In some important manner, libraries are about memory. They provide access to what humans choose to record for future reference in books, magazines, newspapers, video and film, audiotape and digital files, online and so forth. As we enter another year, this month’s article is a personal reflection about remembering the past.
I was traveling from my residence in Colorado in early May last year to visit family and friends in my adopted hometown and former longtime residence of Tulsa, Oklahoma. While there, I spent time nearby at the Steam Park and Grounds on the occasion of the 50th Oklahoma Steam and Gas Engine Show. It is a picturesque setting on Black Bear Creek organized by the Oklahoma Steam Threshing & Gas Engine Association. The area is situated near the heart of the Pawnee Nation in northeastern Oklahoma with lush forests, rocky bluffs and hilly terrain, and the serene waters of a nearby stream. I find myself on the lookout to catch a glimpse of white-tailed deer or wild turkey driving the winding road to the park. For me it brings back many pleasant memories of youth.
I am not an engine enthusiast to the extent of so many whom I met on that pleasant afternoon in Pawnee. But I am the son of an engine fan. Clayton Walker, my father, lived in Tulsa and the surrounding area nearly all of his life. He died in 1989 after many years as a hobbyist collecting numerous old oil field engines and other antique mechanical equipment of a variety of types and styles. He was a petroleum engineer by profession who always seemed happiest while tinkering with engines and other mechanical devices. My mother—his widow now also long deceased—soon sold or gave to others the engine collection after my dad died. This included parting ways with a small tractor.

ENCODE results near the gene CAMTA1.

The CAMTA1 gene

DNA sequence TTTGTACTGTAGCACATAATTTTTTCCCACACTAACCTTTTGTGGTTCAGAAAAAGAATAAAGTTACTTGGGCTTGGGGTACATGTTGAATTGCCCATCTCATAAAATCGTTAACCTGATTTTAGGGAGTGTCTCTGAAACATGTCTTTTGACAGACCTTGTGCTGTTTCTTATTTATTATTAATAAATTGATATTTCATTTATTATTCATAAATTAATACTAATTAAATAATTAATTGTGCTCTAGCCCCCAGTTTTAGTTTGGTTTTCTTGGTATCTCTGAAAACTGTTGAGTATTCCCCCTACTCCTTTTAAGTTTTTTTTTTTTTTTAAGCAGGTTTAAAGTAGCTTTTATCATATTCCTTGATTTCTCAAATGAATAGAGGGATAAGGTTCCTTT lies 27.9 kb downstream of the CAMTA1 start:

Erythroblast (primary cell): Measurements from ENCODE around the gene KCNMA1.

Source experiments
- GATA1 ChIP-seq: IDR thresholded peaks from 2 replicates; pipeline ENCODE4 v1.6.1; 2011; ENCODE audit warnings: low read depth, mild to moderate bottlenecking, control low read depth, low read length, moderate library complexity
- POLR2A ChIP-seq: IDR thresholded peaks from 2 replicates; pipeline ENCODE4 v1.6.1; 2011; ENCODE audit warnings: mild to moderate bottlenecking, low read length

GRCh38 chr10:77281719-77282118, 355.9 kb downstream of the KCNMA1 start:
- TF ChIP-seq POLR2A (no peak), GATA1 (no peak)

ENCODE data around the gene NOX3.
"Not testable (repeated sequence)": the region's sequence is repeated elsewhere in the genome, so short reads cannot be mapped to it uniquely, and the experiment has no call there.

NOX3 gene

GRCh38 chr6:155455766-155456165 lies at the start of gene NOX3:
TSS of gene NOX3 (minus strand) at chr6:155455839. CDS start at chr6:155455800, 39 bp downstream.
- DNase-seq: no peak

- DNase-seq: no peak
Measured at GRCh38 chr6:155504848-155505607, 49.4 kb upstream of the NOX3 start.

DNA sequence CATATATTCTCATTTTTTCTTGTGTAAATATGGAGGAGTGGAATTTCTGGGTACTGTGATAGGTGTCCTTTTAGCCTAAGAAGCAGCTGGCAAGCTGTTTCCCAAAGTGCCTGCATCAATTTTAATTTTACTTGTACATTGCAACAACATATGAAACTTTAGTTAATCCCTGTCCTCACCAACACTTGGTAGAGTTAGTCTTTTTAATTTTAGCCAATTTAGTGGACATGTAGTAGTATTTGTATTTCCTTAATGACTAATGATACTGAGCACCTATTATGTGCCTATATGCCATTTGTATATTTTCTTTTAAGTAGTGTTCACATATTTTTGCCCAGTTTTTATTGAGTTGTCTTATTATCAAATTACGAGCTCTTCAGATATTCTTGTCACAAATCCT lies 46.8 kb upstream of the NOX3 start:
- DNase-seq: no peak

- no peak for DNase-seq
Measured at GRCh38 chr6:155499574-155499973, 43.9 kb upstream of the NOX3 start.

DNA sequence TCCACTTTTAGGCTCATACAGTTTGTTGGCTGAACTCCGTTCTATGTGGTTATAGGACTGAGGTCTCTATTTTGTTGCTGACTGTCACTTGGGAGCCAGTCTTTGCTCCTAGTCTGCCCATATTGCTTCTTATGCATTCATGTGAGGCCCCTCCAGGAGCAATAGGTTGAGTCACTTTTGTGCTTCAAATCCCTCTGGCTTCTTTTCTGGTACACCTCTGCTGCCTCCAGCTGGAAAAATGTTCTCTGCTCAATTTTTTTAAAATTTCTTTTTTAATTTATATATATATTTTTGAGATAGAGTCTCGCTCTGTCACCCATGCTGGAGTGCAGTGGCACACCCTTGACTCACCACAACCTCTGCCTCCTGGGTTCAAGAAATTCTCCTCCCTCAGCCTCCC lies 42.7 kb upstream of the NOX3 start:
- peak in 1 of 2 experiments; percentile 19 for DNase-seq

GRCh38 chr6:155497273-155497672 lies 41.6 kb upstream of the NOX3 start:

My father designed and built the tractor not long before he passed away. It was among his last of many hand-built projects. It was special for him then, and so it is for me now nearly thirty years later.
He wrote an article for The Gas Engine Magazine published in February 1989 (Volume 23, Issue 2) about this “Homemade Mini-Tractor,” as he called it. In the article he describes designing and building the tractor powered by an heirloom single-cylinder Maytag gasoline motor. He constructed it from scratch using the self-described “cut and fit method.” Some parts were custom manufactured such as a brass steering wheel he cast at a local foundry along with some shiny Maytag signs on the hood. Other parts for the tiny tractor he salvaged from a minibike and a couple of junked motorcycles, a washing machine wringer release, an old Dodge van drive shaft, an auto condenser coil, a riding lawn mower differential, and so on. He first publically displayed his completed Maytag tractor at an engine show in Republic, Missouri. But my dad passed away suddenly not long after that exhibition and only two months after his article about the tractor was first published.
I reflected a lot about my father and learned a bit more about him when I recently read what he wrote about his Maytag tractor. His magazine piece was given to me by the current owners of the mini-tractor, Milford and Bonnie Reagle. My acquaintance with this cheery couple began while at the engine show in Pawnee. They are wholehearted antique engine devotees. I will long hold dear their companionship on that comfortable spring day. You can imagine my delight when I first encountered them at the Pawnee exhibition along with that miniature Maytag tractor they showed there. The very same tractor my dad planned and constructed so many years ago.
It was once written that “life can only be understood backwards.” So it is that we hold dear our remembrances of people, events, and things from earlier in our lives. My visit to Pawnee on that recent day in May was like that for me. Just so, as PCCLD moves into this new year, it is important to consider why libraries exist. Substantially, it is to help us remember.
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